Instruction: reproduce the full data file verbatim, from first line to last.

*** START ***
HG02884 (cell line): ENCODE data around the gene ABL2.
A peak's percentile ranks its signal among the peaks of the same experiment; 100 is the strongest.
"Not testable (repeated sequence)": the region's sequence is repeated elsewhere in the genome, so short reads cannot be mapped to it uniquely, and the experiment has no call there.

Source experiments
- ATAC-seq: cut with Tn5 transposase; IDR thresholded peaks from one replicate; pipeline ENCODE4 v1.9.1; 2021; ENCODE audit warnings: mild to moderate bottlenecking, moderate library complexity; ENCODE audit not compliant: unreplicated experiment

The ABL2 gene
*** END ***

HG02884 (cell line): ENCODE data around the gene ABL2.
A peak's percentile ranks its signal among the peaks of the same experiment; 100 is the strongest.
"Not testable (repeated sequence)": the region's sequence is repeated elsewhere in the genome, so short reads cannot be mapped to it uniquely, and the experiment has no call there.

Source experiments
- ATAC-seq: cut with Tn5 transposase; IDR thresholded peaks from one replicate; pipeline ENCODE4 v1.9.1; 2021; ENCODE audit warnings: mild to moderate bottlenecking, moderate library complexity; ENCODE audit not compliant: unreplicated experiment

The ABL2 gene